As an Oak Ridge High School science teacher with more than 25 years of experience, Barbara Olson is unquestionably passionate about teaching chemistry and physiology to her students. But Olson becomes particularly excited to discuss motivating her female students to pursue advanced science studies and, ideally, a technical education and career.
“Back in my day, we were not encouraged at all to go into science and math, and I think girls like having a female chemistry teacher. It can make a difference,” said Olson.
It is common knowledge that America is lagging in the global race to produce advanced science university graduates compared to other developed nations, and it as equally well documented that the number of female students pursuing technical education and careers trails far behind their male counterparts.
Numerous studies have reported on reasons experts believe that is the case, but one of the commonalities in the studies is that female students can achieve the same academic heights as their male counterparts. They just don’t show the interest to pursue technical education at the same rate. And while the number of young women pursuing technical education and careers has improved over recent years, it is still dismal enough that technology companies and educational institutions alike are actively involved in efforts to inspire and produce more female scientists.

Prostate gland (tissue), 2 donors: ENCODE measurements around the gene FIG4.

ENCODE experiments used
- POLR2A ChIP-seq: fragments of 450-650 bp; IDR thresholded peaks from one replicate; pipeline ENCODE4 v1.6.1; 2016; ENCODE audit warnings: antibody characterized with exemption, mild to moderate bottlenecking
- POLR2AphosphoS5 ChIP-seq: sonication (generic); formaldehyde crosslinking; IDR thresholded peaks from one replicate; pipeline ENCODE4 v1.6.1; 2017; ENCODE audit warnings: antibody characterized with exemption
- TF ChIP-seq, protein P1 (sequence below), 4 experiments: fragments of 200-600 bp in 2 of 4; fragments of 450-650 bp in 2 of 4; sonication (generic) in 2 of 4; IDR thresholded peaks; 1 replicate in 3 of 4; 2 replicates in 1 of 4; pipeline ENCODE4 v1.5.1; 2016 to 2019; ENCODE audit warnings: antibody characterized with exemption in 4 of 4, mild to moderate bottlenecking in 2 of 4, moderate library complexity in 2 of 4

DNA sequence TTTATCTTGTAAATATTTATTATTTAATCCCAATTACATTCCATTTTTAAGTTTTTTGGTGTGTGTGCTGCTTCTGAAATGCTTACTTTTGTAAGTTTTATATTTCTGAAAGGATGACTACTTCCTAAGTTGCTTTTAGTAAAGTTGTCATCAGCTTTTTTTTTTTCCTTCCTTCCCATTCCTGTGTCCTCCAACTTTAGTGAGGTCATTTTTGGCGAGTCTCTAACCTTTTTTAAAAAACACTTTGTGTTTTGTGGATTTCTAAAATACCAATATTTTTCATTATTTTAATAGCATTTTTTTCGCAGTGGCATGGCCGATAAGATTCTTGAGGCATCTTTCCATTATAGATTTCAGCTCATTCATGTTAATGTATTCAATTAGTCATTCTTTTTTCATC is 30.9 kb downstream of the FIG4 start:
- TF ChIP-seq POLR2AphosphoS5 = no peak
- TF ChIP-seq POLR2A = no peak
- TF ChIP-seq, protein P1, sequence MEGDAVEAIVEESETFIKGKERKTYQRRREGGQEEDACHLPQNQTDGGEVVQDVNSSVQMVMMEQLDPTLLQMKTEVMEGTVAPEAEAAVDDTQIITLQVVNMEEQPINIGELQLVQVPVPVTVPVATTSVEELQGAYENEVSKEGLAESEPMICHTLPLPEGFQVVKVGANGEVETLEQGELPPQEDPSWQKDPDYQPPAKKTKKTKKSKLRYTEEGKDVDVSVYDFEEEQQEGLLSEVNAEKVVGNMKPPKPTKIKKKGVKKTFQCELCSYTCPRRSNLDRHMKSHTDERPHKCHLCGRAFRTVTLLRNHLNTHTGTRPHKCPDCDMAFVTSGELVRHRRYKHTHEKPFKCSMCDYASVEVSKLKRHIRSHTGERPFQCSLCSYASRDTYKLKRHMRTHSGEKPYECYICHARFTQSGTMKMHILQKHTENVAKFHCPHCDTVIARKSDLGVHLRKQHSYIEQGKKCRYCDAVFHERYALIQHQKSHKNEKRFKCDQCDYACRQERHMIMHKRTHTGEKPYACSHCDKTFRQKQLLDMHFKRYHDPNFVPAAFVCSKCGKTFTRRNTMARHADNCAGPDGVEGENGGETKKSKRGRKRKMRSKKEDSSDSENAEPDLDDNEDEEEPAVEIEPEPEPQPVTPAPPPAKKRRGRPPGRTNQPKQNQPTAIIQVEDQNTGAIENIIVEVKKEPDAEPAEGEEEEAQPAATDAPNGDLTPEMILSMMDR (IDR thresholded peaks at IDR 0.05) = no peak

Along with her fellow chemistry teacher Steve Hummel, Olson has been at the forefront of this effort for most of her career at Oak Ridge. Starting in the late 1990s and funded through education grants from Intel Corp., the teachers began developing science enrichment programs specifically for high school girls.
One of the highlights of the programs was an Oak Ridge group of girls who competed in the national Botball competition where students develop autonomous, non-remote controlled robots, with sophisticated artificial intelligence via computer programming language. The Oak Ridge team — the first all-girl team at the time — won the state competition, and impressed NASA enough to provide scholarships to the girls to compete in the national tournament and attend a Space Shuttle launch.
“At their very first competition in California, our pure all-girl team got laughed at; then they won the whole competition,” Olson said.
While grant funding for these programs has stopped in recent years, it hasn’t dampened Olson’s passion to teach and promote science studies for all of her students. That passion recently earned Olson prestigious recognition as this year’s Air Force Association (AFA) Teacher of the Year in California.
Each year the AFA recognizes teachers who inspire student interest in math and science, and Olson was nominated by an AFA member who was inspired by her work away from high school as an official ham radio instructor. Olson was presented with the award at an event at Vandenberg Air Force Base on the Central California coast.
“I was humbled by the award. After all these years, it’s nice to be recognized, especially from the technical standpoint. It’s truly a great honor,” said Olson.
What also makes Olson proud is she knows that eight of her female students over the years have gone on to become doctors. She’s hoping that number grows as she continues to promote science one class and student at a time.
Dan Francisco is managing partner in an El Dorado Hills-based business management firm specializing in sales, marketing and engineering.